The Cultural Dimension in Geography

Afolabi Ojo, G. J. (1973-03-06)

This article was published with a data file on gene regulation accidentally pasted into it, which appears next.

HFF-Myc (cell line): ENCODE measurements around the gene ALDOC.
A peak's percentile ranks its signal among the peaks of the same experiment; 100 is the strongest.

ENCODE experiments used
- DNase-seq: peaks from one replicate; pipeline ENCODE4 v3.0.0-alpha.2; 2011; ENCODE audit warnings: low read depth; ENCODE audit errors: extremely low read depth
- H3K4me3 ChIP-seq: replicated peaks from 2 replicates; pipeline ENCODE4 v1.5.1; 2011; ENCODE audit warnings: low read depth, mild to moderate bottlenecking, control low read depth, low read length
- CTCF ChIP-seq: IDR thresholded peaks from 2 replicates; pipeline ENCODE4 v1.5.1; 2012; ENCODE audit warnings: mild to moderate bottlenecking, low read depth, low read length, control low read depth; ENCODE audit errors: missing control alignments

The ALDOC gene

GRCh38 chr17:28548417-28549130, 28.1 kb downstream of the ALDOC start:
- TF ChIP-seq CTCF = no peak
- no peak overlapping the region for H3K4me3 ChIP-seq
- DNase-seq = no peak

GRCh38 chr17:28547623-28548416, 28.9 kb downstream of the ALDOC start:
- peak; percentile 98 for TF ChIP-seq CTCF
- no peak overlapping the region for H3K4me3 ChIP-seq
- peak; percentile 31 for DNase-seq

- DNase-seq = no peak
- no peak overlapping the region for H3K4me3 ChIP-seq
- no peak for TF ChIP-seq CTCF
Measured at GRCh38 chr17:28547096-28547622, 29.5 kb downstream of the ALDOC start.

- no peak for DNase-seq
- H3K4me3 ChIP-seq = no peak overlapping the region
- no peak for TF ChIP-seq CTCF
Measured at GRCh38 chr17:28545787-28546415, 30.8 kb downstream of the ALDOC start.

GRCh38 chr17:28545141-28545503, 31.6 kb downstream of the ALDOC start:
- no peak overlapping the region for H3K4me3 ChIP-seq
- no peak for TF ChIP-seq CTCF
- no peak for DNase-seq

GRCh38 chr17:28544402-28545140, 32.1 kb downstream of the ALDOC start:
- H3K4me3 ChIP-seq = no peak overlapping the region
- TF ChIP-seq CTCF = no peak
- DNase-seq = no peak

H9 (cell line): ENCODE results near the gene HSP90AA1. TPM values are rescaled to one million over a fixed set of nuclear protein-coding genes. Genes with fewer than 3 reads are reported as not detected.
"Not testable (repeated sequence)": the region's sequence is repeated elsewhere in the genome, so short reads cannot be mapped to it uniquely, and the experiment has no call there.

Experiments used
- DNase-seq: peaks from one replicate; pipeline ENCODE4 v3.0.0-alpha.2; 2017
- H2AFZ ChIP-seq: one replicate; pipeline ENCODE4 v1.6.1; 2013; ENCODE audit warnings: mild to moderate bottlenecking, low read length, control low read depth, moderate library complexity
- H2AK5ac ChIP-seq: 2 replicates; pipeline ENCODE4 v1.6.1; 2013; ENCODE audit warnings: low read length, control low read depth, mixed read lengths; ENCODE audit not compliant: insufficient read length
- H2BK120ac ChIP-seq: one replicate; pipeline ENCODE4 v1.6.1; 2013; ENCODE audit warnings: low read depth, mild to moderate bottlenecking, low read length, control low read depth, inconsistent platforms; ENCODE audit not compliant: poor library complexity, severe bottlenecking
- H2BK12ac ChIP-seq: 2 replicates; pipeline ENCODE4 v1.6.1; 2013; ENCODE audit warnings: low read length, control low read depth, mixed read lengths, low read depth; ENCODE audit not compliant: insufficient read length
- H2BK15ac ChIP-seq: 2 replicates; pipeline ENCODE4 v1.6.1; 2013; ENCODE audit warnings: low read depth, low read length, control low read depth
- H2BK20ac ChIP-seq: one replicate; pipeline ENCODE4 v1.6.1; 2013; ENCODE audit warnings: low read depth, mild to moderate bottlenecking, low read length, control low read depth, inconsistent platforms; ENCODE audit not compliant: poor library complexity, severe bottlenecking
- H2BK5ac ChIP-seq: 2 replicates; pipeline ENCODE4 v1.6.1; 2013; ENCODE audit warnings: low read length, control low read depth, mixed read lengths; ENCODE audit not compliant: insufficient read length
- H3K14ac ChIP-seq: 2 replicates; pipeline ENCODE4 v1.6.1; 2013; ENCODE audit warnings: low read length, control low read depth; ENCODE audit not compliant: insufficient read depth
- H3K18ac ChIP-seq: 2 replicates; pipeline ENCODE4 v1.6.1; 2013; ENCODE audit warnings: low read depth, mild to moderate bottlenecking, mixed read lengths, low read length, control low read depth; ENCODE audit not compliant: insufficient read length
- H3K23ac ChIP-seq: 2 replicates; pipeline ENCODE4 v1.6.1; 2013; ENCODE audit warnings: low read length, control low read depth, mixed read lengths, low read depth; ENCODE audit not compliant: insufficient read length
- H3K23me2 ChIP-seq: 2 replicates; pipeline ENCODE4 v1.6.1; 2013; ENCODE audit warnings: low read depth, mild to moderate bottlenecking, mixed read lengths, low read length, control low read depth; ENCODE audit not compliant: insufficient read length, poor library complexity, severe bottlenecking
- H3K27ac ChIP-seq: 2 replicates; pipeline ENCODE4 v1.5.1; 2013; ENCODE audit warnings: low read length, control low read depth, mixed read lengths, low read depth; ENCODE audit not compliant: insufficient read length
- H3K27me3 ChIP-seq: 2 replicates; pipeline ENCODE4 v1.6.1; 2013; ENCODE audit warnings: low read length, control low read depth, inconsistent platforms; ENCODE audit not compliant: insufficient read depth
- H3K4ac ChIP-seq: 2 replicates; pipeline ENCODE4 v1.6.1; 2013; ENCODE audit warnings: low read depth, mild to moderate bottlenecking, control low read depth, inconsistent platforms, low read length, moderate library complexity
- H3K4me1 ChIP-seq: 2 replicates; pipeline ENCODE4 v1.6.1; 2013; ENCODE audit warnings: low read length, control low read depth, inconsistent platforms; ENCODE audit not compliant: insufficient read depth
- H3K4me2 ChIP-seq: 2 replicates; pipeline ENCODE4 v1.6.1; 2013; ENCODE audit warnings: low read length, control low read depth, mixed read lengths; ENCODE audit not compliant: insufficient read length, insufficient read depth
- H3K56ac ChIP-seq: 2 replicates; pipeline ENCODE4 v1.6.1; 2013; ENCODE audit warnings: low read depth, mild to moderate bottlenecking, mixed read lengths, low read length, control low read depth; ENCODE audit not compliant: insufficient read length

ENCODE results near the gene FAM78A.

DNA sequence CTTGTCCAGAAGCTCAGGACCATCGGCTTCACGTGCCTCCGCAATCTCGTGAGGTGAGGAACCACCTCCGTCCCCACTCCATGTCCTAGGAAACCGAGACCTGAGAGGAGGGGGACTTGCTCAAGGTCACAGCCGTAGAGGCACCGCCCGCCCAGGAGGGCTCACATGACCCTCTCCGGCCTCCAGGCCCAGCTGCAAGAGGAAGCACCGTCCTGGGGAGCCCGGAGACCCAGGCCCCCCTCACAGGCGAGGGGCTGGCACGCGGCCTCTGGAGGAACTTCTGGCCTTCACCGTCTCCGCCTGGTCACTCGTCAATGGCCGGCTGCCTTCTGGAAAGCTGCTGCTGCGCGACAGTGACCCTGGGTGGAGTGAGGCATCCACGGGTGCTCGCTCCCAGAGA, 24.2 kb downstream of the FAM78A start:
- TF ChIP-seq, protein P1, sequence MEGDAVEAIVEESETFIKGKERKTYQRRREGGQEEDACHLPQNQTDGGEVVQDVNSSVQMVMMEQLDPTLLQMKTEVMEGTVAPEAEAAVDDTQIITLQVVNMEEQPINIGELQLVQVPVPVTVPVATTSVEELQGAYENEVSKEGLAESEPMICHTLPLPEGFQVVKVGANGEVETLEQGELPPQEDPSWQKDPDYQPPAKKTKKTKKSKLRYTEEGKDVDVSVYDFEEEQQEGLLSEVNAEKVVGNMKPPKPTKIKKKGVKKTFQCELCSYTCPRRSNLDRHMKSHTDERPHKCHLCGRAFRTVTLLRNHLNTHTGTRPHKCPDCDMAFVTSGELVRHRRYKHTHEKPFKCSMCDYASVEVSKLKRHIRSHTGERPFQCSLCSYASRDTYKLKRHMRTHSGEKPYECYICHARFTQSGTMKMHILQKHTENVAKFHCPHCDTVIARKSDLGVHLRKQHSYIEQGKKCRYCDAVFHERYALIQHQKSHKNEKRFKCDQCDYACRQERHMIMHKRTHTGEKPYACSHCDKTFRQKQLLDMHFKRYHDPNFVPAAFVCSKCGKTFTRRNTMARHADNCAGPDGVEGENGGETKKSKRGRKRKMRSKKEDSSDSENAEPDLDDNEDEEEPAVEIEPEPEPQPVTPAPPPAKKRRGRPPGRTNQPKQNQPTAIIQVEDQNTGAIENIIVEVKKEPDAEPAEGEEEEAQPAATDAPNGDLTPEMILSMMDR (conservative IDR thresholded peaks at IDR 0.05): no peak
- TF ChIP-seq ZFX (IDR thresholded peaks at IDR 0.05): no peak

From the time I first became actively engaged in the geographer's craft, I have often wondered at how varied are the dimensions in the discipline. I am using the word dimensions to mean perspectives or points of view. Outside the opinions held by professionals, there are certain views expressed by the layman who probably had a smattering of what is called geography in the secondary schools. The layman might have dropped the subject in class three or four shortly before starting his school certificate simply because he was unable to cope with drawing maps or interpreting contours or because he was lured away by the combination of science subjects. Although he might have become a distinguished physicist or lawyer afterwards, the questions he asks of a geographer are illustrative of what may be described, in loose terms, as the layman's perspective on the subject. Samples of such questions are: What is the altitude of Ife? Why is the harmattan lingering on till March this year? How many miles, by road, is it from here to Kaura Namoda if I choose to go by the way of lIorin, Zungeru and Funtua? Both here and elsewhere, as George Kirnble has put it, "many people still think of the geographer as a dealer in terrestrial bric-a-brac, whose social function is to provide other people with answers to quiz questions".